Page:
User Story Splitting – Manual vs Automated
Another option for splitting stories is by breaking out manual processes vs automated. If a process can be handled manually, even temporarily, it can enable teams to quickly provide business value. The automation of the process can be done later.
I recently worked on a project that required an update of the app’s data three times a year. The data doesn’t change in the interim, but when it does change, it’s extremely important that it’s updated right away. In this case, we had to manually do a data update because of a deadline. The plan was always to automate the process, but given the business need to have the data updated right away, it had to be done manually.
The story split for this might look like:
Questions to ask:
- Will a manual process work to start with?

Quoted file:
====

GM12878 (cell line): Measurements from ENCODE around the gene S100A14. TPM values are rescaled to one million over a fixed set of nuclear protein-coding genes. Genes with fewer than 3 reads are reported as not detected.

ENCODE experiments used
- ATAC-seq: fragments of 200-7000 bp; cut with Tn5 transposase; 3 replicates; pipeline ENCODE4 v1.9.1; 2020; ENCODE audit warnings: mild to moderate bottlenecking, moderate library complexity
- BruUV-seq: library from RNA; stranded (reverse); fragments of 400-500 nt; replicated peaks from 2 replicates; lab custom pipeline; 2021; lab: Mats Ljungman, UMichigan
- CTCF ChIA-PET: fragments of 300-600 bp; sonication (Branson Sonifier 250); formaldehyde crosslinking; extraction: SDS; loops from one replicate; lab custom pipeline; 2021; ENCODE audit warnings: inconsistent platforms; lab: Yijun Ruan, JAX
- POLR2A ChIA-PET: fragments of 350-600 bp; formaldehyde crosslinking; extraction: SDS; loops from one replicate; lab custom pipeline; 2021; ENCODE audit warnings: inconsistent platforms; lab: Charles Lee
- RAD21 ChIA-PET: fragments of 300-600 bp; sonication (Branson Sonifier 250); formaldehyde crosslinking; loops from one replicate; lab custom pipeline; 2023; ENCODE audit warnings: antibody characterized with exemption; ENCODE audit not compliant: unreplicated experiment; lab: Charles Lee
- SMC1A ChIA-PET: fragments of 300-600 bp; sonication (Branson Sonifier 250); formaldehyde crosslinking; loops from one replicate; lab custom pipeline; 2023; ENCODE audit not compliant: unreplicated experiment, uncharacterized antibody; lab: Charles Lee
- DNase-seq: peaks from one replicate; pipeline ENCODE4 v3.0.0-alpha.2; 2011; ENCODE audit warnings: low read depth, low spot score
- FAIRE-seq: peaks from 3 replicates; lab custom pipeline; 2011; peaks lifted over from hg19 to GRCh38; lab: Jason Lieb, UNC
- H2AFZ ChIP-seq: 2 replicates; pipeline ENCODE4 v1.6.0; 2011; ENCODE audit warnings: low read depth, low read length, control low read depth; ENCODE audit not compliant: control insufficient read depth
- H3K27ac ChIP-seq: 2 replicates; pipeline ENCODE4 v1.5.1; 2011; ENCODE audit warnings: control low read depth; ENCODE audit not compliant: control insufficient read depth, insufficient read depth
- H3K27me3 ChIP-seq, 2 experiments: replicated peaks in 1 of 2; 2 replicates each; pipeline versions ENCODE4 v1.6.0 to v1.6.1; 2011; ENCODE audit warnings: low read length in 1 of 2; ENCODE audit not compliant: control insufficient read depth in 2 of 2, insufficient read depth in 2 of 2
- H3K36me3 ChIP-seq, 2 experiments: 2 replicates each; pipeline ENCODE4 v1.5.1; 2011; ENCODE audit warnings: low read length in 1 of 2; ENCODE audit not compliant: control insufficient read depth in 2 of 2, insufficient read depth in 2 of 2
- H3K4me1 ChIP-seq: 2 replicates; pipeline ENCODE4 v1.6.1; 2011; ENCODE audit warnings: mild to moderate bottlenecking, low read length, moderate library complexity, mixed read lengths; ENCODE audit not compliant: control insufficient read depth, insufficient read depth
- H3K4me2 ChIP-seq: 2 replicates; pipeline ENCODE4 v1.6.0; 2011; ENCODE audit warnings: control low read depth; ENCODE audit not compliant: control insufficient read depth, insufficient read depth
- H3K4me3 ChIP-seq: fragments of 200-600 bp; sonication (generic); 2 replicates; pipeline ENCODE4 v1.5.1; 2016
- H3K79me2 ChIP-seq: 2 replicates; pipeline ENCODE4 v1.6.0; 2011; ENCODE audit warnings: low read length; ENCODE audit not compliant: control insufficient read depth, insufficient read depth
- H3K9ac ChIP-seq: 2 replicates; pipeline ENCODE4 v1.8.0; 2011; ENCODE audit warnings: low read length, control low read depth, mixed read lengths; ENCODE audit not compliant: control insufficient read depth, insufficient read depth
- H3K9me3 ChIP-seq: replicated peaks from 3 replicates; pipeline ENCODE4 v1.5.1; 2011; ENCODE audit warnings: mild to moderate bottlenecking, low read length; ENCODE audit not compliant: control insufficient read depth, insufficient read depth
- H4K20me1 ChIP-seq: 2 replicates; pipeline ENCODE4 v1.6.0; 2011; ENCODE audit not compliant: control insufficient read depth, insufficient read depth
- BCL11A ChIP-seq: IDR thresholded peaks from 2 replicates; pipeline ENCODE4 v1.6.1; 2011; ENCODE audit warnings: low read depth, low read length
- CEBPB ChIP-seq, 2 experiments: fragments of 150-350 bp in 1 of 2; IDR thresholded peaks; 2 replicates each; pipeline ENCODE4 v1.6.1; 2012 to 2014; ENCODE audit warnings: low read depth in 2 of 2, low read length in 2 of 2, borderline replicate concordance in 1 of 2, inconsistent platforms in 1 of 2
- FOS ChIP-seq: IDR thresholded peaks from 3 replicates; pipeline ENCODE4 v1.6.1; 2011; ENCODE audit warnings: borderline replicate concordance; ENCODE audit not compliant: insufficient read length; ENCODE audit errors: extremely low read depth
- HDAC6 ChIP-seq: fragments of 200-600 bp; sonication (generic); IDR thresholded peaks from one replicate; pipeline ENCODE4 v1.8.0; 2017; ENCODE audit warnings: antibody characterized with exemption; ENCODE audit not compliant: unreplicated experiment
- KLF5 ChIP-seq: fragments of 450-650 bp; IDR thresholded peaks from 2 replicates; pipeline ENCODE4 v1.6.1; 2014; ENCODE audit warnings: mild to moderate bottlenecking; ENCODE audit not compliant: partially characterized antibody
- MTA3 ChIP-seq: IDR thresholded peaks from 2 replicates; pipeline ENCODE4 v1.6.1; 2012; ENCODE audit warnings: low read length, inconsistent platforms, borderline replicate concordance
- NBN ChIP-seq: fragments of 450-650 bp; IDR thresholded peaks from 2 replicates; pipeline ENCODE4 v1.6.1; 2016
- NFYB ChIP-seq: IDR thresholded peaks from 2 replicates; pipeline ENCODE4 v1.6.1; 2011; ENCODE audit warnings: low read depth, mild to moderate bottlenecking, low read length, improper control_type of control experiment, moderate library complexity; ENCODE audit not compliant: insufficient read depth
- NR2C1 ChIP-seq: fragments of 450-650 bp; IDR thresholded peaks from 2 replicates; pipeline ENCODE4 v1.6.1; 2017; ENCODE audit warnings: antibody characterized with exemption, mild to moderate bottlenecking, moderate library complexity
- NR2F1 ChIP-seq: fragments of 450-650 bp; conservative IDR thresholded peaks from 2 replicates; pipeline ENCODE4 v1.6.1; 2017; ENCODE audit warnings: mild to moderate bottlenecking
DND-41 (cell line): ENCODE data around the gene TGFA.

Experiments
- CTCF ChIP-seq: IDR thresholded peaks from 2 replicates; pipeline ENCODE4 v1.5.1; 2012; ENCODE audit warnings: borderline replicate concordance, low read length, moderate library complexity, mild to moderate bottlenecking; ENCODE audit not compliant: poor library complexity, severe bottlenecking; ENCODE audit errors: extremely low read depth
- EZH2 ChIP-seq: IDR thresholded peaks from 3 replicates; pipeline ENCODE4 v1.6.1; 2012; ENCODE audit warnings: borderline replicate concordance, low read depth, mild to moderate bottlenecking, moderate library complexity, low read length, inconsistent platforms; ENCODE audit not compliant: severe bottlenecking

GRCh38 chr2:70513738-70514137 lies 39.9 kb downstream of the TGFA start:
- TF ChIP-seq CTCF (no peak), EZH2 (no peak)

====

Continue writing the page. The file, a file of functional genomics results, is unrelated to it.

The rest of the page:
- How often will the manual process need to be performed? (And how long will it take?)
- Will you save a significant amount of time and/or money by automating the process?
In some cases, it will make sense to go the automation route. But in other cases, the cost to build the automation may not be worth the time and effort to build (if the manual process is minimal).
User Story Splitting – Zero > One > Many
This concept is borrowed from hardware architects. It’s simplest to start with an empty set, then one, then many. This technique is useful when you can have multiple instances of something. Following along with my fake recipe app, here is an example of what stories split by zero, one, and many could look:
This technique really seems like a no-brainer to me, and I don’t think it requires much more description.
Questions to ask:
- What will it look like if you have no instances of something?
- What would just one instance look like?
- What would multiple instances look like?
It’s easier to start with getting one instance right before moving on to more.